Date: Sunday, November 7, 2021
Session Title: Muscle Biology, Myositis & Myopathies Poster (0683–0722)
Session Type: Poster Session B
Session Time: 8:30AM-10:30AM
Background/Purpose: Calcinosis is a sequelae of juvenile and adult dermatomyositis (DM) associated with significant morbidity and poor quality of life. It is hypothesized that inflammatory vasculopathy may lead to dystrophic mineral deposition. Apolipoprotein A-I (apoA-I) is the major apolipoprotein component of HDL which normally prevents inflammation in the vessel wall. The current study aims to identify clinical and laboratory features associated with calcinosis in a cohort of adult patients with idiopathic inflammatory myopathies (IIM).
Methods: A cross sectional study was performed in 288 adult patients with IIM recruited at the University of California, Los Angeles between 2008-2020. Clinical and laboratory features including myositis autoantibodies were compared between patients with and without calcinosis. HDL-associated ApoA-I levels (HDL-apoA-I) were measured using sandwich ELISA. Patients were divided into HDL-apoA-I tertiles to compare the association of calcinosis with low (tertile 1) vs high (tertial 3) HDL-apoA-I. Stepwise multivariate logistic models were constructed to obtain odds ratios (ORs) that related calcinosis to various variables. Statistically significant bivariate variables were considered as predictors for the stepwise model. The final stepwise model was selected to minimize the Bayes Information Criterion (BIC).
Results: We identified 27 (9.3%) patients with calcinosis in our IIM cohort. All patients with calcinosis had dermatomyositis (DM), (12.6 % of DM cohort with calcinosis), with the exception of 1 patient who had polymyositis overlap with CREST syndrome. Five (19%) of the patients with calcinosis had juvenile onset DM. Patients with calcinosis were older and had significantly longer disease duration, higher MD global damage scores and lower total cholesterol (TC), LDL-cholesterol (LDL-C), and CPK levels. Among myositis autoantibodies, NXP2, SAE and PM-scl ab were more frequently seen in patients with calcinosis. In contrast, antisynthetase, HMGCR and SRP ab were less frequently seen in patients with calcinosis. None of the patients with calcinosis had a history of cancer compared to 28% in patients without calcinosis. Low (vs high) HDL-apoA-I levels were associated with calcinosis, and the association remained strong in multivariate analysis in addition to older age and longer disease duration. In fact, IIM patients with low HDL-apoA-I were 11.5 times more likely to have calcinosis compared to patients with high HDL-apoA-I.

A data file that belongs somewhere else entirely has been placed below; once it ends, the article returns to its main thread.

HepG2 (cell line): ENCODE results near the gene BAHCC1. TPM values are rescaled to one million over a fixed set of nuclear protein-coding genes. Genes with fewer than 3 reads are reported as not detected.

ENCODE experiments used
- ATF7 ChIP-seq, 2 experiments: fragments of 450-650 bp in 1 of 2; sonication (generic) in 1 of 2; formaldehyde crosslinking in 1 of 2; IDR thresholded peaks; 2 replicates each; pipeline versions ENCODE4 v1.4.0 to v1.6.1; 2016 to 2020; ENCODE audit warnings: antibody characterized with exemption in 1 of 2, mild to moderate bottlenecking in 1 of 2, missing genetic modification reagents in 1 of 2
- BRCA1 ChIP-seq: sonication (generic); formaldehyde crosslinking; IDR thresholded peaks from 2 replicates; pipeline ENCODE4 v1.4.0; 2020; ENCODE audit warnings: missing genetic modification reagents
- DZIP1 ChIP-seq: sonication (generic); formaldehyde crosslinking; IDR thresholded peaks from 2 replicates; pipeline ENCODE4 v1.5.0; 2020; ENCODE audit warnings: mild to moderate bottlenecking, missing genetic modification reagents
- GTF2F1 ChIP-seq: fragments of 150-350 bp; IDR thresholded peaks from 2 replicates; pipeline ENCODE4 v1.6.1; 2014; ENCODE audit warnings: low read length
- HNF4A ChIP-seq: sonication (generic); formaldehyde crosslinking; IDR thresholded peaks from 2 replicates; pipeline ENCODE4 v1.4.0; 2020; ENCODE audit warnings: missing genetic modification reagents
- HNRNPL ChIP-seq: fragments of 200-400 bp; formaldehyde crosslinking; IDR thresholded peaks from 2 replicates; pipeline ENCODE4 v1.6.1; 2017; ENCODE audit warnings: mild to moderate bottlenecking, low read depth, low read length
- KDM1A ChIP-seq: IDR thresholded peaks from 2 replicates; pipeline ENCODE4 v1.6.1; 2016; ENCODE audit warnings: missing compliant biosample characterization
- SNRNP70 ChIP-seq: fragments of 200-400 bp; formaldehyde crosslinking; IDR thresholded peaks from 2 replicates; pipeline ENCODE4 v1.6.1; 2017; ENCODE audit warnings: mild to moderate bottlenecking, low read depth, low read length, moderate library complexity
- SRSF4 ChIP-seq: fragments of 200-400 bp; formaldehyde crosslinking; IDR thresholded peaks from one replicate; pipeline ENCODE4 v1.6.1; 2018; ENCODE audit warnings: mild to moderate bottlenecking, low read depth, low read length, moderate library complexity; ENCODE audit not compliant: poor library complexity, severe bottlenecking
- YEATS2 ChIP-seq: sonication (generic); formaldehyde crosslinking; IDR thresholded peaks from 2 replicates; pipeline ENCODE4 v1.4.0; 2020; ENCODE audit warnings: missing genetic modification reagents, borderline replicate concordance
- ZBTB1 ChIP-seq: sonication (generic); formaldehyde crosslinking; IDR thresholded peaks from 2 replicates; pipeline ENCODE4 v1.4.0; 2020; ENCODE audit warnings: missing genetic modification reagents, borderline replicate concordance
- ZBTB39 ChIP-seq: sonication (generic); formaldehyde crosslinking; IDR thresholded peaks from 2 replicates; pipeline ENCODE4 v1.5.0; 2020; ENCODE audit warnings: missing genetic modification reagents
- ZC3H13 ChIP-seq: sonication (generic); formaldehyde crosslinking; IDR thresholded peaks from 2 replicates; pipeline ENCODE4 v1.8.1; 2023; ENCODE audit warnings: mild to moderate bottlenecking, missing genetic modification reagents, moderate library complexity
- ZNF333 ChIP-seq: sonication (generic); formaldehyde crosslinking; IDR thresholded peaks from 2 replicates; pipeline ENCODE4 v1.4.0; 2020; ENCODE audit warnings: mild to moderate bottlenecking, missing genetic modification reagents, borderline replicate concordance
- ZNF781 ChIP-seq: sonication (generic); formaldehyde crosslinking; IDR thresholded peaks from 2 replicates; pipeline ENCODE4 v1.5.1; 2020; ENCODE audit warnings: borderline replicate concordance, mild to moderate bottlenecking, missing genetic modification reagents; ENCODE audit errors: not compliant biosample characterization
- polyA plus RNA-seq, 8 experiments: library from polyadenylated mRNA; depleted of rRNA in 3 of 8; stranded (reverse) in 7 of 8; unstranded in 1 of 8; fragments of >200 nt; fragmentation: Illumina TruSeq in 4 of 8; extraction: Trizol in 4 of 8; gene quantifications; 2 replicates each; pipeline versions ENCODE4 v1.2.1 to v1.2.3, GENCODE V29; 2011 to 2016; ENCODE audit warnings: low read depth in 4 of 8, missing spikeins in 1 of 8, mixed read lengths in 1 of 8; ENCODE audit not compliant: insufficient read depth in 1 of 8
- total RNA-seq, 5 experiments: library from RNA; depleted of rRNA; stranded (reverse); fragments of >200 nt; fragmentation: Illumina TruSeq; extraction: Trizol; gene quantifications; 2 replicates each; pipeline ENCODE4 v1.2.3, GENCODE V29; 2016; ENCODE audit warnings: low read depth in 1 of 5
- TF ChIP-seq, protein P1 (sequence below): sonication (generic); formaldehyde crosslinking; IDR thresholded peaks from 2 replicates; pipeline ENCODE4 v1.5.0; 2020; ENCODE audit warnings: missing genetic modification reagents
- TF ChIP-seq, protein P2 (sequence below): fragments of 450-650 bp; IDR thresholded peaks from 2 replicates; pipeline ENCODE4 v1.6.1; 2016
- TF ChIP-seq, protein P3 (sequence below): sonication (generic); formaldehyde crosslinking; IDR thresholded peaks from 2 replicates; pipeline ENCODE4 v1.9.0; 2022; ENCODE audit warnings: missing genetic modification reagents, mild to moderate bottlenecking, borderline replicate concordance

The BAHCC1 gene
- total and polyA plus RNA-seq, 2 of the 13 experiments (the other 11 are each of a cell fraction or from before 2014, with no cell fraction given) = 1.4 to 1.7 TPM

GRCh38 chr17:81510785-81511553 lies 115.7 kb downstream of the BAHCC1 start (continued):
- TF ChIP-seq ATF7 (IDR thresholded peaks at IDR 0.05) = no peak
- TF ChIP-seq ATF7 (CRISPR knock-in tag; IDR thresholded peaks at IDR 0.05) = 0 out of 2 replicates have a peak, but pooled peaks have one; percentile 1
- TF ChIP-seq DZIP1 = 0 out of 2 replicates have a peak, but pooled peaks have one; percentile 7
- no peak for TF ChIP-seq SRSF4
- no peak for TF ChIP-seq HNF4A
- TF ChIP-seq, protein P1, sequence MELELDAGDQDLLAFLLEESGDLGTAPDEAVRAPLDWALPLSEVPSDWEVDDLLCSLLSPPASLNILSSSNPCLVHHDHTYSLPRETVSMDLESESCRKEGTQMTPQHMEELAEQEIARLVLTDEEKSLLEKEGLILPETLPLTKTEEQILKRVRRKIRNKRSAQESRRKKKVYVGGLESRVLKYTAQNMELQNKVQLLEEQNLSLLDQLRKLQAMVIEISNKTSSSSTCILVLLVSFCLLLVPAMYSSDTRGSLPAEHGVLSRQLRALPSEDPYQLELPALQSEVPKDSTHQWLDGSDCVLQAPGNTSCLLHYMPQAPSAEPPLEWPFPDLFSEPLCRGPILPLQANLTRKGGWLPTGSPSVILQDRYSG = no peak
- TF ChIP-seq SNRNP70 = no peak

Conclusion: 12.6 % of dermatomyositis patients had calcinosis in our IIM cohort, which associated with older age, longer disease duration, and lower HDL-apoA-I levels. Further studies are warranted to evaluate the role of apoA-I in the development of calcinosis in patients with dermatomyositis.
To cite this abstract in AMA style:Bae S, Shahbazian A, Wang J, Charles-Schoeman C. Lower HDL-associated Apolipoprotein A-I Levels Associate with Presence of Calcinosis in Adult Dermatomyositis [abstract]. Arthritis Rheumatol. 2021; 73 (suppl 10). https://acrabstracts.org/abstract/lower-hdl-associated-apolipoprotein-a-i-levels-associate-with-presence-of-calcinosis-in-adult-dermatomyositis/. Accessed January 28, 2022.
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ACR Meeting Abstracts - https://acrabstracts.org/abstract/lower-hdl-associated-apolipoprotein-a-i-levels-associate-with-presence-of-calcinosis-in-adult-dermatomyositis/